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Cryptocurrency Sanctions Evasion ‘Already Happening’

Tim Alper
Last updated: | 2 min read

A financial expert believes cryptocurrencies are already playing a role in Iran and Russia’s fight against economic sanctions – and says the states’ government may turn to miners for further assistance.

Source: iStock/oushie

Per a report from Russian media outlet 360, Alex de Vries, Senior Consultant and Blockchain Specialist at PwC, says that “bypassing sanctions using cryptocurrency is a reality.”

De Vries is also quoted as saying, “It’s already happened in the past – for example when PayPal blocked transfers to [pro-Russian activists in] Ukraine in 2014. Cryptocurrency ownership spiked then. Blocking transfers to wallets was impossible. One would never even know that the recipient was in [Eastern] Ukraine because the system is considered to be pseudo-anonymous.”

A recent report claimed that Venezuelan authorities have been using bitcoin to dodge sanctions at an airport in the country since 2018, and now wish to expand their crypto-operations.

However, the 360 report concludes that cryptocurrencies are not a silver bullet for sanctions. De Vries stated that only individuals and smaller companies are likely to sidestep economic restrictions using cryptocurrency transactions. Larger corporations like as Boeing, said the report, “will not work with Iran in any case, even if they are paid in bitcoin.”

Instead, mining could provide another means of income for countries like Iran and Russia. Per Iranian news agency Mehr, the Iranian government “endorsed crypto mining as an industrial activity” on July 29, although would-be miners in the country will need to obtain permits from the Ministry of Industry, Mining and Trade. Miners must also pay tax on their earnings, unless, says the report “individuals export cryptocurrencies and bring back the revenues to the country.”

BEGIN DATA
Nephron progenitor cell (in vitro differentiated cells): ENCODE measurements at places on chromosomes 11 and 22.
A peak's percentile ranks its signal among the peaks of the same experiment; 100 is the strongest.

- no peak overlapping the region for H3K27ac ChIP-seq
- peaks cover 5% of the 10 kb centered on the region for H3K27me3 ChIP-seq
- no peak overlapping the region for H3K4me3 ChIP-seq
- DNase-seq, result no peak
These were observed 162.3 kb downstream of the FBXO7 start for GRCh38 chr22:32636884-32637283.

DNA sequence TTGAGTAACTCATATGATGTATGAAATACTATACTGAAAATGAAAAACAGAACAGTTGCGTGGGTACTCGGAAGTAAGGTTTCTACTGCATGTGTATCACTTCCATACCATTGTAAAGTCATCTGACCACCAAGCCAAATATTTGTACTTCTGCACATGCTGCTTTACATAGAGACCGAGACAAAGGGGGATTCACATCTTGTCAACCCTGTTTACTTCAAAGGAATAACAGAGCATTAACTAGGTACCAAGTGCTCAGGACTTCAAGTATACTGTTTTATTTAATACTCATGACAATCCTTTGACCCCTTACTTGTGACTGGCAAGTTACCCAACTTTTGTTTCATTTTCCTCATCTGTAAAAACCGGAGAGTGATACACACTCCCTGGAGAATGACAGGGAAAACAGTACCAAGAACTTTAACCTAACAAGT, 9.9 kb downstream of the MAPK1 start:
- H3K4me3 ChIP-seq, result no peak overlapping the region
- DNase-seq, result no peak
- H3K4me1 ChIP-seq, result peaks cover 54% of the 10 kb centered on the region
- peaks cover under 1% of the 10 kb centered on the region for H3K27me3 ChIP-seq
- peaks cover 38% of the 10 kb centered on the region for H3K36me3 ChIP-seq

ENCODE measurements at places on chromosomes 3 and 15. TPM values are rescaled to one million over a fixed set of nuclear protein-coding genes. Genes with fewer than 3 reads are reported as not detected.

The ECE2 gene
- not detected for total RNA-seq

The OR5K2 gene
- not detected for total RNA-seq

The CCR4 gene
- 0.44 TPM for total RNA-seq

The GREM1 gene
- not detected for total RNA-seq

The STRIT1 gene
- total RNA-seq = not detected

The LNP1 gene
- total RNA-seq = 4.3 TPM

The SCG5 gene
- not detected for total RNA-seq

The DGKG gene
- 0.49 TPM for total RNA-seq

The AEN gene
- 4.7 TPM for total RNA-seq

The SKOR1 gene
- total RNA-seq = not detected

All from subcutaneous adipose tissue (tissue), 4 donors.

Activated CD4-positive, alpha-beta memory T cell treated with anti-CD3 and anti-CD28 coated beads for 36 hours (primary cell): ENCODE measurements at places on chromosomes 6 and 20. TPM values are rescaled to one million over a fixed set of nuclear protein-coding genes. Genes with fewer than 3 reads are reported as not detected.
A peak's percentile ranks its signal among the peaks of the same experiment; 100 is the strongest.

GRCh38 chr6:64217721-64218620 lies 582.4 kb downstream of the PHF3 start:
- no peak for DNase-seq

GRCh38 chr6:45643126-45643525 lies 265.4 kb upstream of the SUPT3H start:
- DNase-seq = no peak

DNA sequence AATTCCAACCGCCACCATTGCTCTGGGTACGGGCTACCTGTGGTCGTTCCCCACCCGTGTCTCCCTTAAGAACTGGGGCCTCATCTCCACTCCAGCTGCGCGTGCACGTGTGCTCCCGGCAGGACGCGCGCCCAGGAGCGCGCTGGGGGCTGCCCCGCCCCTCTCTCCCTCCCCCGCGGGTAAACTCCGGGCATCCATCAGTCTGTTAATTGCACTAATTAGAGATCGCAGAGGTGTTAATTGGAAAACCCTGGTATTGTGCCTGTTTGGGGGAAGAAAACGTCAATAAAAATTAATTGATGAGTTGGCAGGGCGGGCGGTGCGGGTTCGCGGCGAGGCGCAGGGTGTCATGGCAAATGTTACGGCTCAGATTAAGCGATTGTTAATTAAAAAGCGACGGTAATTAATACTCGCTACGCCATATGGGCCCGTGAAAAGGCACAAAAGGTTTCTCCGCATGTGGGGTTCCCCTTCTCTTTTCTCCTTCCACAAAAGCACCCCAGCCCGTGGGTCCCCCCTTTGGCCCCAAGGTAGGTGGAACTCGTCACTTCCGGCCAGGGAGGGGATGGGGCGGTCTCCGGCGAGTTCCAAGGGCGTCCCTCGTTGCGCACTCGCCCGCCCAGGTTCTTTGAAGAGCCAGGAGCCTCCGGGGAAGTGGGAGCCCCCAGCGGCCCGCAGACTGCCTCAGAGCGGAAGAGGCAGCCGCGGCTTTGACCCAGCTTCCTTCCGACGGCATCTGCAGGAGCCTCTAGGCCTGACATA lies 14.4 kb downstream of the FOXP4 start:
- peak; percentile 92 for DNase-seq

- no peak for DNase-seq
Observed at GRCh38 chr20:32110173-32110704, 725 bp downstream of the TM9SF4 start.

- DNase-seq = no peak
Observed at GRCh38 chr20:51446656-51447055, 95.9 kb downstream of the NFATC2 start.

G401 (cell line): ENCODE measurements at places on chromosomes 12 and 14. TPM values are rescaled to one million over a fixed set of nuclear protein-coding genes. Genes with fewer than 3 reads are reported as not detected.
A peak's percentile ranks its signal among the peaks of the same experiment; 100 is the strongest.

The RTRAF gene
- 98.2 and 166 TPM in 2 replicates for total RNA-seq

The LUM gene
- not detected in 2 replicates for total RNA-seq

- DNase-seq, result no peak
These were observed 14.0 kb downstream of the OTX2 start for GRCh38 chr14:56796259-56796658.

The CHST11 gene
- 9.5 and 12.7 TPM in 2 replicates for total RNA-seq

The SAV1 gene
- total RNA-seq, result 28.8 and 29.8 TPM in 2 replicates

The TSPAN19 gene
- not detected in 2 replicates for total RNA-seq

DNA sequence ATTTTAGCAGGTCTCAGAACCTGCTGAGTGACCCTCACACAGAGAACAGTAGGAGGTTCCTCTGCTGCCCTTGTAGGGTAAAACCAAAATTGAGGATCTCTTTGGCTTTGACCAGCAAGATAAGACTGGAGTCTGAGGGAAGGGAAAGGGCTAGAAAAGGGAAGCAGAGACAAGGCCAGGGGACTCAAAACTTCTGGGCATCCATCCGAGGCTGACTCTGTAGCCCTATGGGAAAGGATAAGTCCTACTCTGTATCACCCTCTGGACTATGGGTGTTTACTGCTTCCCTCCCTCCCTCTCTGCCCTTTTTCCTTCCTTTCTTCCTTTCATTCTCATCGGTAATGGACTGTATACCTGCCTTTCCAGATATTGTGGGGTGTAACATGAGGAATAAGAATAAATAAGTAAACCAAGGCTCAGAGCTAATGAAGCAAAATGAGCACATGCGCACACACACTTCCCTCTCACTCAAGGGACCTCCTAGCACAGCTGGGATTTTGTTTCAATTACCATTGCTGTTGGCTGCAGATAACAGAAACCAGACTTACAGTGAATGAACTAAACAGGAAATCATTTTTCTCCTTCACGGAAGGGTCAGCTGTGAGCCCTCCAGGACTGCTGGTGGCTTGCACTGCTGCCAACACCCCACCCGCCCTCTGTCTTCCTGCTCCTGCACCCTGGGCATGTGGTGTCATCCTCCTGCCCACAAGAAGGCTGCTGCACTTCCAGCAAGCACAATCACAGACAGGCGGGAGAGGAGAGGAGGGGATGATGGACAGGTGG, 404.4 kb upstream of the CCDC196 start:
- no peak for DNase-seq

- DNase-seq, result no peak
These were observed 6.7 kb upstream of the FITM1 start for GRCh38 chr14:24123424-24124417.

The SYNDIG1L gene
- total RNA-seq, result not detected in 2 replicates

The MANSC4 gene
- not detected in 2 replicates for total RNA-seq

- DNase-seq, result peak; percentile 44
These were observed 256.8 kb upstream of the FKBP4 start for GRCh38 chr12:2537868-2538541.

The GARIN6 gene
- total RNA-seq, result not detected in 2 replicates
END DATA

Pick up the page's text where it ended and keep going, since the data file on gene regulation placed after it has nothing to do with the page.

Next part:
360 claims that there are thought to be some 148,000 mining rigs in Iran.

According to de Vries, Russia has no shortage of cheap electricity available, like Iran. But unlike Iran, Russian weather is much colder, a factor that would let it save a good deal on cooling costs – and “partially help” Russia fight sanctions.


As previously reported on, an American think tank recently claimed that so-called “rogue states” – countries that find themselves at odds with the United States – are increasingly looking to cryptocurrencies and digital tokens as a means to circumnavigate sanctions. More recently, a Russian collective of weapons manufacturers asked the governor of the country’s Central Bank to consider allowing international arms sales in bitcoin or a “minerals-backed stablecoin.”